Cosby's legal team seek to halt trial by claiming comic was granted immunity
Published 18/01/2016 | 02:30
The criminal sexual assault case against Bill Cosby may be in jeopardy after his defence said the prosecutor who examined the same claim in 2005 gave his word that the comedian would not be charged.
Mr Cosby's lawyers have asked for the aggravated sexual assault charges to be dismissed, contending that they "violate an express agreement" with the district attorney at the time, which they say constitutes an immunity deal.
The comedian was charged in December with drugging and sexually assaulting Andrea Constand, then a basketball player with Temple University, at his home in 2004, in a case that could see the 78-year-old face up to 10 years in jail.
Ms Constand first brought the charges against Mr Cosby in a 2005 civil law suit, which was presided over by Bruce Castor in Pennsylvania.
No criminal charges were brought and Mr Cosby settled for an undisclosed sum.
The deposition in Ms Constand's 2005 suit has been cited by prosecutors as the impetus for reopening the case in a criminal court.
In it, Mr Cosby admitted giving her wine and sedative pills before performing a sexual act, but said the sex was consensual. He also admitted to using Quaaludes (a sedative) as a seduction tool in the 1970s and to paying off other women to keep them quiet.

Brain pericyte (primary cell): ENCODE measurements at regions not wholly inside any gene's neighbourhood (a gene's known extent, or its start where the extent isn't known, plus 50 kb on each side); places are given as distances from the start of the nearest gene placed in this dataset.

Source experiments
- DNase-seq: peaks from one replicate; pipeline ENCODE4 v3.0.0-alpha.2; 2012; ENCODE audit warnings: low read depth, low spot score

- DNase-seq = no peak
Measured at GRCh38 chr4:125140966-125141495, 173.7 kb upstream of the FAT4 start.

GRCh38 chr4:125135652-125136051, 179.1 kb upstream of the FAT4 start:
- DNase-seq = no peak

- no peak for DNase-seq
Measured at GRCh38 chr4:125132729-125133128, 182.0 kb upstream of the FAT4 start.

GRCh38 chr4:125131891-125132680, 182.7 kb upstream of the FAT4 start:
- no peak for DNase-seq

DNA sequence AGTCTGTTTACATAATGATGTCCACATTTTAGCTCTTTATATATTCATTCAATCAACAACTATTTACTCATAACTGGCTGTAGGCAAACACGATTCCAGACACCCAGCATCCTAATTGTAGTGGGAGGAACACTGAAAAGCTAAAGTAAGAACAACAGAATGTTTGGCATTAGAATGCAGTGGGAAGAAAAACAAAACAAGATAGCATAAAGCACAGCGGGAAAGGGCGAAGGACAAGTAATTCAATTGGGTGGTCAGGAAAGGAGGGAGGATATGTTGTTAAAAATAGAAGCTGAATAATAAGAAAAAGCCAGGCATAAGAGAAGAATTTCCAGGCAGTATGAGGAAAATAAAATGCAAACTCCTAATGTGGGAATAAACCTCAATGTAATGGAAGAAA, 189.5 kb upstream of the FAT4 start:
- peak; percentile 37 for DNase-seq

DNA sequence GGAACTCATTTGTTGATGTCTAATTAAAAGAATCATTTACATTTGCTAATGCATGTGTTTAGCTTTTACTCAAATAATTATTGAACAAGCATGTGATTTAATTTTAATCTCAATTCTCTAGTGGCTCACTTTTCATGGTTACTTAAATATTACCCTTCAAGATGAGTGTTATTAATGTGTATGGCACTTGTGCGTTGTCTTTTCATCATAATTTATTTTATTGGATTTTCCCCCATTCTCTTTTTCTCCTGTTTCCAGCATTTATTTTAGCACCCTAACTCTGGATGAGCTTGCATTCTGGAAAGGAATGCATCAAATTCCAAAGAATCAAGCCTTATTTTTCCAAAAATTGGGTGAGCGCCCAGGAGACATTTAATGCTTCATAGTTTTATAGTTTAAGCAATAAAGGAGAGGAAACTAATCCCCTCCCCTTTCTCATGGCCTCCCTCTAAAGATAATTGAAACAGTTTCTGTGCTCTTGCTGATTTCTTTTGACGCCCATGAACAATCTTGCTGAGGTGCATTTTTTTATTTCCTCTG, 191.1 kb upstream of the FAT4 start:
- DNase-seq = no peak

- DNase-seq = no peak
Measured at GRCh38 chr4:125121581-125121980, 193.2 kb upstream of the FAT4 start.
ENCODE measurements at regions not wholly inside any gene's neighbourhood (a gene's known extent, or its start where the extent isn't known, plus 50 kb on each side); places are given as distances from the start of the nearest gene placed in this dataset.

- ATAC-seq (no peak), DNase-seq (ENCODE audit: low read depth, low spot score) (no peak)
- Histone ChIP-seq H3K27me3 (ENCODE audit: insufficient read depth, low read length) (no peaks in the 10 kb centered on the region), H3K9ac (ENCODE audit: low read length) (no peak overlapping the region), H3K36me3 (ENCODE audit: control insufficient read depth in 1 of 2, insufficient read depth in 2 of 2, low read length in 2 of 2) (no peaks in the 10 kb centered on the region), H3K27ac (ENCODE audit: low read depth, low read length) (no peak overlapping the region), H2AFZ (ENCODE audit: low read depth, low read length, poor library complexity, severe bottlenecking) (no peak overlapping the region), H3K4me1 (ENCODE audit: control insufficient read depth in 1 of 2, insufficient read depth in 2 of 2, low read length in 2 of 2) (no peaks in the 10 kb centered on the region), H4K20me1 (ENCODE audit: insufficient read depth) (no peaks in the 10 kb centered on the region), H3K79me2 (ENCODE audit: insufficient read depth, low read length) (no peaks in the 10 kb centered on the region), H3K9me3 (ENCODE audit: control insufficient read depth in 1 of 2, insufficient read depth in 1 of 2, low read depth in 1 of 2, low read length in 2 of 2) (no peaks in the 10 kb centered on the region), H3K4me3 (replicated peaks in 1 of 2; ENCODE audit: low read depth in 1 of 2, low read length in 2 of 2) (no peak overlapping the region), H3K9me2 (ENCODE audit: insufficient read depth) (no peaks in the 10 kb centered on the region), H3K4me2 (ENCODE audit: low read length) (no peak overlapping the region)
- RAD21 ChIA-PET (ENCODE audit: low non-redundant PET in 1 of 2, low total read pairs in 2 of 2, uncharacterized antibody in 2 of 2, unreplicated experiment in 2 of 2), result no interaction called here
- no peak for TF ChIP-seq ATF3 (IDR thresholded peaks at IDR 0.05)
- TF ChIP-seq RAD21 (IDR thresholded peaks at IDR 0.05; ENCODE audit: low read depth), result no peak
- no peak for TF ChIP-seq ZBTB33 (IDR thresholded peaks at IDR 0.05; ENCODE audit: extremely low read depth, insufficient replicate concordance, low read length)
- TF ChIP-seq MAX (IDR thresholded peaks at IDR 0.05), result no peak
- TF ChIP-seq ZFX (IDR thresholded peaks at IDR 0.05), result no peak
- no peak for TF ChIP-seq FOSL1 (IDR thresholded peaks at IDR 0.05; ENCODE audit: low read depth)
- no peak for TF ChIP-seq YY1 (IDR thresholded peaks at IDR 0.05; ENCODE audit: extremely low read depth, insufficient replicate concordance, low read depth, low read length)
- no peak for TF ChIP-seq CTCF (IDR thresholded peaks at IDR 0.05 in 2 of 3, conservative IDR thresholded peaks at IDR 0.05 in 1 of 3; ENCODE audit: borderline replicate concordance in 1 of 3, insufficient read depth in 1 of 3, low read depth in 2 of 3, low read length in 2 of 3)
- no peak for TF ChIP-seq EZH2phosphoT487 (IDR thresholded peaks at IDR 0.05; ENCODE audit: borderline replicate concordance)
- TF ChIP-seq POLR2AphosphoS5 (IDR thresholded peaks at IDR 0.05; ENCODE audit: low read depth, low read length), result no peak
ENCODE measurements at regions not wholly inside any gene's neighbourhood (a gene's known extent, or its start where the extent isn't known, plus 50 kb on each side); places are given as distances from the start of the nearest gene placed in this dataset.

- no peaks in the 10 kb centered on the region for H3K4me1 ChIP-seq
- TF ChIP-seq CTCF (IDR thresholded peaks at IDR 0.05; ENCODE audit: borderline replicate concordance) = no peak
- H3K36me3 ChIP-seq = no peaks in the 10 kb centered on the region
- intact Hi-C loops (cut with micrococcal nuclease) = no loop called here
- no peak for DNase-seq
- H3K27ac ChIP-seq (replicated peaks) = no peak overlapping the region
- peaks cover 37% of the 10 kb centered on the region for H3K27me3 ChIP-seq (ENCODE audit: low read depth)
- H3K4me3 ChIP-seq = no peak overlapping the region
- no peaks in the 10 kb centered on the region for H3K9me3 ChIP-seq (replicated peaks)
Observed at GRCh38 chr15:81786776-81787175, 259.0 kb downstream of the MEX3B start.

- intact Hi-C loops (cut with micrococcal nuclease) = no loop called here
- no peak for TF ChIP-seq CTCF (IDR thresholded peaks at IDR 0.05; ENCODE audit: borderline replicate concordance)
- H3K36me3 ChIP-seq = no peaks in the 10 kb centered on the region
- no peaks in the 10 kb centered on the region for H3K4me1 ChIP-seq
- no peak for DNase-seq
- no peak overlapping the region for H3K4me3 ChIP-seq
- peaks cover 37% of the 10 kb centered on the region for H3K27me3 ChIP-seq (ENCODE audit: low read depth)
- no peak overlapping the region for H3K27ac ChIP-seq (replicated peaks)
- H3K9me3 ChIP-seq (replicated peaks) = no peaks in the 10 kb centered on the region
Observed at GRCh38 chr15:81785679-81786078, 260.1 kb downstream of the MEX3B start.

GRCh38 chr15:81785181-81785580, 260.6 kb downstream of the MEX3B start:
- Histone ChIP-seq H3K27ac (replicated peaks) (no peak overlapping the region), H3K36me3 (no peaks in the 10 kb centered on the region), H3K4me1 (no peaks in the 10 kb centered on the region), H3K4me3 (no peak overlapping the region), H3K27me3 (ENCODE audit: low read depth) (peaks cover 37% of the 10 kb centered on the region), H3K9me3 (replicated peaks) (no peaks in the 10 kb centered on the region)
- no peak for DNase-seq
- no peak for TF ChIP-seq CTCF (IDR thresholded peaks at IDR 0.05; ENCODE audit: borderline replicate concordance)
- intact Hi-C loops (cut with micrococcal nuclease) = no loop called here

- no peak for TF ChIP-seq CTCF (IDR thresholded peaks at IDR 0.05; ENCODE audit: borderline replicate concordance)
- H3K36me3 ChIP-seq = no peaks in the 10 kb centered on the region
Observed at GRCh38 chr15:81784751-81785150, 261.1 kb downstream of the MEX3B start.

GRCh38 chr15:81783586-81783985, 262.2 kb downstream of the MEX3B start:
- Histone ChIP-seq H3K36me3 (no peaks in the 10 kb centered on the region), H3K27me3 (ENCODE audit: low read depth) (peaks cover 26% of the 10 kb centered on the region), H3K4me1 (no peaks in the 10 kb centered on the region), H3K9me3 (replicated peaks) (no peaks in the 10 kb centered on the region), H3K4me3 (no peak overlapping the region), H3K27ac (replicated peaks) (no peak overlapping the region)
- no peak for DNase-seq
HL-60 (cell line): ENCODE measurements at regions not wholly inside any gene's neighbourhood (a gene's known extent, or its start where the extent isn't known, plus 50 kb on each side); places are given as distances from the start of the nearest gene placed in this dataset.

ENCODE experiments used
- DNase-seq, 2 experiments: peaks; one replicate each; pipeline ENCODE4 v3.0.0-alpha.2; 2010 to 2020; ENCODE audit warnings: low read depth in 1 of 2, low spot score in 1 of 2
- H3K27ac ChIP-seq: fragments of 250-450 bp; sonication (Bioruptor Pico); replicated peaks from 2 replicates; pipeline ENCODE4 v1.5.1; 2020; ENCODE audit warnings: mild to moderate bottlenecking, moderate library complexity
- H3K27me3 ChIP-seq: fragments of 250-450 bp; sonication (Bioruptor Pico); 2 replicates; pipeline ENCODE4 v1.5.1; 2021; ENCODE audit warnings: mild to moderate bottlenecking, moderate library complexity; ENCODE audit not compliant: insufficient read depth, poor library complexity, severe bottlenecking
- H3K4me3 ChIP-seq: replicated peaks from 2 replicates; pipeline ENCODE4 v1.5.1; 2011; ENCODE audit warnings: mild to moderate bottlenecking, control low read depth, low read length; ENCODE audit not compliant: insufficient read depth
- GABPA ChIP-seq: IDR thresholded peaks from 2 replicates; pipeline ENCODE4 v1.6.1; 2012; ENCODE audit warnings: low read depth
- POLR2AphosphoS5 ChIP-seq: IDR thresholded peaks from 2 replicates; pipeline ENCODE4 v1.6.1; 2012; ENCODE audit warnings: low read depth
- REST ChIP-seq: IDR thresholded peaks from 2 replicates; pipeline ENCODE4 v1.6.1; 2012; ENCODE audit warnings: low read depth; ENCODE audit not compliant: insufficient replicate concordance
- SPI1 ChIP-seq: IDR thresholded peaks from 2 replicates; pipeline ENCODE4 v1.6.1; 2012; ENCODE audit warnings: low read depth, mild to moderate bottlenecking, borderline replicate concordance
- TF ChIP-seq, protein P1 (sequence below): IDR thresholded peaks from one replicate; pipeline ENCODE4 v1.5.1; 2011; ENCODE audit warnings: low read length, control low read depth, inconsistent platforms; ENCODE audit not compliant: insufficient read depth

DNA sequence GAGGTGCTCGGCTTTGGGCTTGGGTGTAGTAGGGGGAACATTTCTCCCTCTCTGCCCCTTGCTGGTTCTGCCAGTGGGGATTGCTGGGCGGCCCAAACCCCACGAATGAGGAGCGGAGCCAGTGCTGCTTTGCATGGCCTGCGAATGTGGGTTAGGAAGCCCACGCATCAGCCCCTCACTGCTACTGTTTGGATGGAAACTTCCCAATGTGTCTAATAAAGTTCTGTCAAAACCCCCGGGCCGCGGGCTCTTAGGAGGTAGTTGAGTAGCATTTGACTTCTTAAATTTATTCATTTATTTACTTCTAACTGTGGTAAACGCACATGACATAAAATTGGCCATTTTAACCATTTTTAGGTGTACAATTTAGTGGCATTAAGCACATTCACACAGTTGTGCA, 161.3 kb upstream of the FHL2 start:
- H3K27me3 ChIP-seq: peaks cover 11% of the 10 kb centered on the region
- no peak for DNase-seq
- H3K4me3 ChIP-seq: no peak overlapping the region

Mr Castor, who has been called by Mr Cosby's legal team as a defence witness, said he had guaranteed the comedian that the deposition would not result in criminal charges.
He made the immunity deal in a "verbal agreement" with Mr Cosby to encourage him to speak and thereby help the civil suit against him, he said.
But Kevin Steele, the current district attorney, said there was no evidence of a signed immunity agreement through traditional, agreed channels.
Dolores Troiani, an attorney for Ms Constand in 2005, told CNN on Friday she had never been told of such an agreement.
The network reported that Mr Castor wrote an email to his successor last year, warning that the deposition could not be used.
"I can see no possibility that Cosby's deposition could be used in a state criminal case," he said, explaining that he would have to testify about his promise.
"Unless you can make out a case without that deposition and without anything the deposition led you to, I think Cosby would have an action against the county and maybe even against you personally."
Last week, Mr Cosby's lawyers filed a motion asking for the charges against the comedian to be dismissed on the grounds that they were brought "illegally improperly and unethically" by Mr Steele, the district attorney and his office because they "violate an express agreement made" by the county in 2005.
The trial judge will consider the motion on February 2.
Mr Cosby has steadfastly denied wrongdoing in this case and the dozens of other allegations. As many as 49 other women have accused him of sexual assault in allegations that date back to the 1970s, though none ever resulted in a charge in a court of law.